Month 4 – Eat lots of colorful starchy vegetables and cut down on grains and low nutrient, colorless vegetables like corn and potatoes
America’s obsession with low-carbohydrate diets has unfairly vilified many wonderful foods that are critical to your long term success. While processed carbohydrates must be avoided, carbs that come from colorful, starchy vegetables make excellent choices. Sweet Potatoes, Yams and Squash are excellent foods that can be consumed comfortably within a few weeks of surgery. Eating large amounts of colorful, starchy vegetables will also decrease your desire for grains, potatoes and corn that will compromise your long term success.
Whole grains have received lots of positive press, but those who encourage the consumption of large amounts of unprocessed grains are often doing so as part of a business agenda, rather than because of good science. The Whole Grain Council appears to be a nonprofit consumer watch group put in place to help consumers choose healthy foods that are made from unprocessed grains. Their stamp of approval has been placed on over 10,000 different food products and adorns many cereal boxes that are loaded with sugar and artificial flavors. It should come as no surprise to learn that this “consumer watch group” is heavily funded by the food industry.
While whole grain foods contain lots of fiber, their health benefits can only be demonstrated when they are compared to processed grains like white bread and pasta. There is very little scientific evidence that demonstrates that adding whole grain foods to your diet improves your health. I liken the switch from processed grains like white bread and pasta to whole grain alternatives to changing from full tar cigarettes to low tar cigarettes. While the low tar versions may be slightly less toxic, they do not present a suitable alternative to quitting smoking altogether.
Many postoperative patients are able to incorporate colorful starchy vegetables into their diet within a week of surgery. Well cooked sweet potatoes and squash go down very easily and provide calories and vitamins that help to ease your recovery. I recommend eating these foods frequently throughout the day starting in the second week after surgery.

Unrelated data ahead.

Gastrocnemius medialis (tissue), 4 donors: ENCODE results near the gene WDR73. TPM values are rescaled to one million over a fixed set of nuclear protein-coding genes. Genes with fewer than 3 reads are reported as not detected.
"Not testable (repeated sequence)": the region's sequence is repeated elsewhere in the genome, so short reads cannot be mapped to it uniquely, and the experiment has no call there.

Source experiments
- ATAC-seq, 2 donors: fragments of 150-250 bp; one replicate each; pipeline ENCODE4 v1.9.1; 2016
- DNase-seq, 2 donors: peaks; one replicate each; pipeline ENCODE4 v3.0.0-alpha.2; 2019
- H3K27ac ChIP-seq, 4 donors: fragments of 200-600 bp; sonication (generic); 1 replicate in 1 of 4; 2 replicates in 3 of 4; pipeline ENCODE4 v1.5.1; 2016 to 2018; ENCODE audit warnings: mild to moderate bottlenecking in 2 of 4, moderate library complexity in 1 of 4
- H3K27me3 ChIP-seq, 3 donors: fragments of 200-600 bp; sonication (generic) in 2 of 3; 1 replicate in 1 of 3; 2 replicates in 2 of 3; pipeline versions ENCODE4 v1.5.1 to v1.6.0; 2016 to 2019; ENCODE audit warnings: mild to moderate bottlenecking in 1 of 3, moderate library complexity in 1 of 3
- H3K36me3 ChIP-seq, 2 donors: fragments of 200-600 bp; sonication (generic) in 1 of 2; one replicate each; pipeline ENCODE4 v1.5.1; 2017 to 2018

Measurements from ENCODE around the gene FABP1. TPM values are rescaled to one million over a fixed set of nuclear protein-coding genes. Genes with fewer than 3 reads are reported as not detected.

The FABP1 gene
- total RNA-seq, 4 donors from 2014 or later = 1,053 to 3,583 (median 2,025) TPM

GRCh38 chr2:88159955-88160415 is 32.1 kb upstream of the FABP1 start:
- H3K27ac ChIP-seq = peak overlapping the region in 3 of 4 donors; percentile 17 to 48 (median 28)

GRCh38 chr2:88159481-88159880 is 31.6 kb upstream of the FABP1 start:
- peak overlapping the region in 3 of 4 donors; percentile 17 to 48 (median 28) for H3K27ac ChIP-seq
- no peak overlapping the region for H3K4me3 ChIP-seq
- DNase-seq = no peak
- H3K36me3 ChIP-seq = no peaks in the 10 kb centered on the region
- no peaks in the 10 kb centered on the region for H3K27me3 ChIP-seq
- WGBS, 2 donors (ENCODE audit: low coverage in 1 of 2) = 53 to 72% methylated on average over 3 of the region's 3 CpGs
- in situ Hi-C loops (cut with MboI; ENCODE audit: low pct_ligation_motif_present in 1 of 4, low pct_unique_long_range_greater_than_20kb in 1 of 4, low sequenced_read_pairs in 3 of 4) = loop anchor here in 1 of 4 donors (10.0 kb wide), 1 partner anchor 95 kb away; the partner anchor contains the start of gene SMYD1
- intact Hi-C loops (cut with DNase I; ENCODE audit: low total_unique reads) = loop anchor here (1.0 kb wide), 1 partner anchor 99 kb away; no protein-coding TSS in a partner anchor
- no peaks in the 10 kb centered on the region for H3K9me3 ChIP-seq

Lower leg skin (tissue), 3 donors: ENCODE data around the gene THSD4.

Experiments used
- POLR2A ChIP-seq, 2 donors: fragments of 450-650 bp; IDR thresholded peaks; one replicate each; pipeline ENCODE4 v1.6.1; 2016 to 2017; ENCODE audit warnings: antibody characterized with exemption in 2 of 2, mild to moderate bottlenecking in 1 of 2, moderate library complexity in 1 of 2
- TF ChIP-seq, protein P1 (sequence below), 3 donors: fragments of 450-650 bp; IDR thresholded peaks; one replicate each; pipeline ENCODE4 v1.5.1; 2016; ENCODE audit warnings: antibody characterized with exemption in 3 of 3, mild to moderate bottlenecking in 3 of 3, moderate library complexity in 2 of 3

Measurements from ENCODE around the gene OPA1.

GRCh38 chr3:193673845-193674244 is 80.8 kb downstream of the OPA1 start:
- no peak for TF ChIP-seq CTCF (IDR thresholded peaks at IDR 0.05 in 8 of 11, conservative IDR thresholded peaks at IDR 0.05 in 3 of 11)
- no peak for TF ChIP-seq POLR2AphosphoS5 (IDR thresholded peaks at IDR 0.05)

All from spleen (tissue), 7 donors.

To simplify my patients understanding of carbohydrates, I break them down into the “good,” “the bad,” and “the ugly.” Foods that are in the good category can be eaten liberally, even in large portions without concern for weight regain after surgery. Those in the “bad” category have more potential to cause weight regain and have to be consumed with care. I’ve found that patients who have had a particularly strong response to surgery or are exercising regularly can incorporate foods in the “bad” category without concern for weight regain. Those patients who have struggled with their postoperative weight loss or are sedentary after surgery should be very careful with these foods since even small amounts can cause weight regain
Those foods in the “ugly” category must be avoided completely by all postoperative patients. These “white” foods will threaten even the most successful postoperative patient’s weight loss. Thankfully, there are many delicious substitutes for pasta, bread and white rice that make avoiding these foods possible. There are several brands of pasta made entirely from beans, or a flour made from beans (usually chickpeas). These are often found in the gluten free aisle, but differ from the other gluten free products since they are made from beans, rather than other gluten free grains like rice. Off all the bread substitutes, I think that the sprouted grain breads like Ezekiel make the best choice. However, they still contain wheat and may contribute to weight gain in some. An even better alternative is to convert your sandwich into a salad by replacing the bread with a green leafy vegetable. This works well for most sandwiches (turkey, ham, chicken and hamburgers), but not for all. I’m not sure that a peanut butter and jelly salad would be appealing. Finally, white rice can be replaced with “riced” cauliflower that is is similar in taste and texture.
For many, Month 5 is the most difficult change to make because of addiction to all things gluten. The gluten that exists in today’s wheat products is much more addictive than in years past. In order to maximize a farmer’s yield from each harvest, wheat has become more and more genetically modified. While this brings down the cost of wheat, it has also increased the addictive potential.
Today’s gluten is broken down into metabolic byproducts that trigger the same pleasure centers in our brain as drugs like heroin or addictive prescription painkillers. The result of the decreased price of wheat and the increased addictive properties has been that Americans consume a lot more wheat of a poor quality than we did a few decades ago. Ending this trend is critical to success after weight loss surgery.
Colorful, Starchy Vegetables
Grains and grain-like vegetables
Whole grain breads